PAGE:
Thrill the World

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Zombie dancers at Thrill the World 2008 in Austin, Texas. Thrill the World.jpg
Zombie dancers at Thrill the World 2008 in Austin, Texas.

Thrill the World is an annual international dance event and world record breaking attempt, in which participants simultaneously emulate the zombie dance seen in the music video of Michael Jackson's "Thriller". The dancers perform in unison at locations throughout the world, and can range from pre-teens to the elderly. Ines Markeljevic created the event "Thrill Toronto" where she taught a group of 62 zombies the dance in a mere couple of hours and they set the first Guinness World Records for Largest Thriller Dance in one location, at a community hall in Canada. Ines Markeljevic is dance instructor and entrepreneur from Toronto, Canada, whose personal mission is to unite the world through dance.


Following the Guinness World Record setting event in Toronto, Canada in 2006, Ines Markeljevic launched Thrill The World in 2007. 1,722 people in 80 cities from 17 different countries participated in the event. Donations were made during the Irvine, California dance to the American Red Cross, who used the money to aid victims of the October 2007 California wildfires. The year after, Thrill the World returned for its second event, in which 91 venues from 13 different countries participated. The event coincided with the 25th anniversary of Jackson's album Thriller . The event takes place every year on the Saturday preceding Halloween.


The idea to create an international event, in which participants simultaneously emulate the zombie dance in the music video of Michael Jackson's "Thriller", came about in 2006. [1] At the time, a group of 62 zombies set a Guinness World Record for Largest Thriller Dance in one location, at a community hall in Canada. [1] The event garnered worldwide attention. The world record, however, was subsequently broken, when 1722 people from 52 cities on five different continents emulated Jackson's zombie dance. [1] The event—part-charity fundraiser, part-world record attempt—evolved into Thrill the World, one of the world's largest simultaneous dance events. [1] Ines Markeljevic, a dance instructor, aimed to unite the world in dance and followed this event up with Thrill Toronto. [2] The popularity of the event spread, and it visited Croatia, Honduras, New Zealand, the Philippines and Sierra Leone. [2] The majority of people discovered Thrill the World through their official website and YouTube, where Markeljevic posted instructional step by step videos on the Thriller dance. [2] Markeljevic stated that she chose Thriller because it has a special hold on people. "Regardless of where people are in the world, they love Thriller, they want to do the dance." [2]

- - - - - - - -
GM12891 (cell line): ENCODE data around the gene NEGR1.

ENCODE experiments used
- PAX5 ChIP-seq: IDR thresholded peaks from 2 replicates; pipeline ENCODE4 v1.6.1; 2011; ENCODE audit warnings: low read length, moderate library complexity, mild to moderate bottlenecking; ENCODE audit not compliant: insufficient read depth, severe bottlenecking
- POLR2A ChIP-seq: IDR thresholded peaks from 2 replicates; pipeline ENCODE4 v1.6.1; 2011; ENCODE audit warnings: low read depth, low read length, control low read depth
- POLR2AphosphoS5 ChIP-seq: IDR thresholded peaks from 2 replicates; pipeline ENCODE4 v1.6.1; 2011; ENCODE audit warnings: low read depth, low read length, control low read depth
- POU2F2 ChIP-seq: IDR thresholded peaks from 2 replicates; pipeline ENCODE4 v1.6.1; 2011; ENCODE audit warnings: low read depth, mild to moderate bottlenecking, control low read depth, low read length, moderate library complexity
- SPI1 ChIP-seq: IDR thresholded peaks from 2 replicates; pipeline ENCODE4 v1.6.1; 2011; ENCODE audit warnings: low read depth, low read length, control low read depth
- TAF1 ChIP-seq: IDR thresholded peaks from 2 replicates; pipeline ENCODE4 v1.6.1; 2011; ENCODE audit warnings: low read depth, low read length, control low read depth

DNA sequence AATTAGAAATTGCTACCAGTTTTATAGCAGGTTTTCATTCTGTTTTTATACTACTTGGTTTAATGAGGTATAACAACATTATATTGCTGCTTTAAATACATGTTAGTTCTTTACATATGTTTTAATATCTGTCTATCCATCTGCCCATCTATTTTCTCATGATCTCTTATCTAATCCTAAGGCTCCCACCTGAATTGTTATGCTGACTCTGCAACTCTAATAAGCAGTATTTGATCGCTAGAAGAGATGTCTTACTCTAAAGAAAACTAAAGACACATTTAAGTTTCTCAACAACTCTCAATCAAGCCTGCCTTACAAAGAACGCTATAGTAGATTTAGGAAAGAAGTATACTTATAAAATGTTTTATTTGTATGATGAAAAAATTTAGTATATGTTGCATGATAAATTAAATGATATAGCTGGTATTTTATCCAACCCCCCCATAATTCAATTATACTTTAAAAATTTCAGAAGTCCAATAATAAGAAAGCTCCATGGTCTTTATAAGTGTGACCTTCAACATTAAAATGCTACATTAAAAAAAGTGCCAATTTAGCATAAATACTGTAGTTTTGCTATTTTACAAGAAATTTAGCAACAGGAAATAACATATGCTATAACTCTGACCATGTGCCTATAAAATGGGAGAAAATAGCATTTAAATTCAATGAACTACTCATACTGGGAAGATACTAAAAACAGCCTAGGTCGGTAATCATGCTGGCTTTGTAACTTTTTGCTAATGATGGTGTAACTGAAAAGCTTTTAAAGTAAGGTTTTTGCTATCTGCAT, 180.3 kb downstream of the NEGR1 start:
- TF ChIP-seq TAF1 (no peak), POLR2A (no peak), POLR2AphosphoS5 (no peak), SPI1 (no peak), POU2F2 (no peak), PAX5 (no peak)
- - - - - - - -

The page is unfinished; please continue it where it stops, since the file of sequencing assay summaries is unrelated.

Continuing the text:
On Sunday, October 29, 2006, Thrill Toronto’s 62 zombies officially set the first Guinness World Record for “Largest Thriller Dance!” (in one location)


Thrill the World's official website expected the 2007 event to include 60 separate dancing events in 15 different countries. [3] On the day of the performance, October 27, 2007, it was revealed that 1,722 people in 80 cities from 17 different countries had actually participated. [4] [5] [6] The dancers in Irvine, California's event ranged from teenagers to women in their late 50s. One female participant danced to "Thriller" with her 4 ½-month daughter strapped to her waist. Another participant, 57-year-old Valerie Cardinal, wore a lime-green wig and scary makeup. [5] "This is more fun than ballet", she proclaimed. "It's life affirming, even though it's about death." [5] The Irvine event was organized by resident Tom Nguyen and dance instructor Jeremy Heckman. The pair arranged rehearsals and the main show in two weeks, upon hearing that a Canadian dance instructor was aiming for the "Largest Simultaneous Thriller Dance" world record. [5] During the event, Nguyen and Heckman collected donations for the American Red Cross, which would then be used to aid victims of the October 2007 California wildfires. [5] One of the wildfire victims, 26-year-old Kim Deans, participated in Irvine's "Thrill the World" event. At the time, Deans had been evacuated from her home and not allowed back. [5] She later spoke of the escapism in performing at the event. "It's a break – a physical and mental break. It was either this or Disneyland." [5]